I installed CU4 yesterday afternoon and, at initial glance, it seems to have resolved the issues we were seeing. Stay tuned for another article about using AppFabric High Availability Caching to back your web farm.

Did this article help you? Let me know in the comments!

Software Development Technology

Visual Studio Tools for Git + Default Source Control Provider

I've been test driving Microsoft's awesome new Visual Studio Tools for Git for since it was announced on January 30 and decided to take the plunge and make it the default source control provider when creating a new project. The problem is that my aim was apparently off and I left "Team Foundation Version Control" selected when I checked "Use the selected system when creating new projects in the future" and clicked OK. No problem, right? I started digging through Visual Studio's settings pages but came up blank when trying to find the obscure checkbox that will allow me to reset my inadvertent series of misclicks. AppData folders? Wrong again. Finally after slogging my way through the registry, I finally found the correct setting to change stored in the key ChooseSourceControlDefaultSccProvider located in \\HKCU\Software\Microsoft\VisualStudio\11.0\TeamFoundation\SourceControl\General. Setting this key back to "0" (it was set to "1") restores the dialog that allows you to select your source control provider when creating a new project. Piece of cake, right?

Did this help you? Is there an easier way to reset this? Let me know in the comments!

P.S. If you're a Git or TFS user and haven't tried the Visual Studio Tools for Git, why not?

Software Development Uncategorized

ZipArchives in .NET 4.5

I've been playing with the new (better? improved?) support for zip files in .NET 4.5 and ran into some issues recently where I couldn't read the contents of an archive I had created or when I added entries to an archive, they never appeared.

When I would create the archive using the ZipFile.CreateFromDirectory() method, everything worked just fine:

ZipArchive archive = ZipFile.CreateFromDirectory("C:\\PathToSomeDirectorySomewhere",

However, when I tried to add files to it, they would never show up:

ZipArchiveEntry entry = archive.CreateEntryFromFile("PathToSomeOtherNewFile",

So I decided to try creating the zip file manually, thinking that maybe there was an issue with modifying a CreateFromDirectory() archive:

ZipArchive archive = ZipFile.Open("C:\",

Now, when I opened it with WinRAR (or 7Zip, or <insert tool of choice>), I received some errors when trying to actually view the contents of entries.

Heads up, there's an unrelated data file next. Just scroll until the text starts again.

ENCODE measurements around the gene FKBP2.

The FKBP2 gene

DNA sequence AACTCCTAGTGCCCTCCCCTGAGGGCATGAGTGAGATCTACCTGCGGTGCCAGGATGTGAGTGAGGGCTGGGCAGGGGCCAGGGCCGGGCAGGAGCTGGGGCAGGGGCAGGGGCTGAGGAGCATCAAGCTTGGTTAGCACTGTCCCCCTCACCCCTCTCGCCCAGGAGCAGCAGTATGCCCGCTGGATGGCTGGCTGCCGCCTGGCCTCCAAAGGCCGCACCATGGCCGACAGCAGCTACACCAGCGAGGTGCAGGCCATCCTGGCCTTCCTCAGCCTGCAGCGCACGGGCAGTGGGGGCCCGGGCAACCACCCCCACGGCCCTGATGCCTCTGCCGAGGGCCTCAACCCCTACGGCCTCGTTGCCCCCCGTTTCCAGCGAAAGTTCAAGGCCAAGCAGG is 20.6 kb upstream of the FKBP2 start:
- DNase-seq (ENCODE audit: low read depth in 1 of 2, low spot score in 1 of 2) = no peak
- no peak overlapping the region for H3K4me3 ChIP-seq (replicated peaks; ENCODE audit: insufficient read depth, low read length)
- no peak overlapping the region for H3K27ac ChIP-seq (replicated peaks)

At this point, I'm thinking that I'm missing something that actually closes the file or writes it to disk; it turns out that I was. I added archive.Dispose() to the end of the file and everything started working. Lazy programmer me. After re-reading the example I had been using (from this MSDN Magazine article:, I realized that I had missed a critical difference between the example and my implementation:

using (ZipArchive archive = ZipFile.Open(...)
   //Stuff goes here...

This pretty much took care of the issue entirely - just make sure that the ZipArchive is disposed when you're done with it.


Windows 8 + Cisco AnyConnect VPN

I'm bringing up a new workstation at home and decided to give Windows 8 a shot. I've been running it in a VM at work for some time now with (relatively) few issues and decided to violate my rule of not running pre-release software. So I went to VPN into work this evening and kept getting an error from the Cisco AnyConnect VPN client. At first I thought it was some sort of firewall issue, but this turned out not to be the case. After some digging, I came upon this blog post:, which basically has you modifying a registry setting. So, violating yet another rule of mine (not mucking around in the registry of my systems), I gave it a shot and WALLAH!* problem solved. In short, modify the registry value: HKEY_LOCAL_MACHINE\SYSTEM\CurrentControlSet\Services\vpnva and remove the nonsense at the beginning, leaving only the words: Cisco AnyConnect VPN Virtual Miniport Adapter for Windows x64. If this fixes your problem, head over to and give him some love.


*yes, I know it's "voilà" - this is a bit of an inside joke.

Random.Next(); Religion Uncategorized

Two Archbishops at Odds

I really hate to see bishops disagree; but in this case, I firmly stand behind Archbishop Coakley!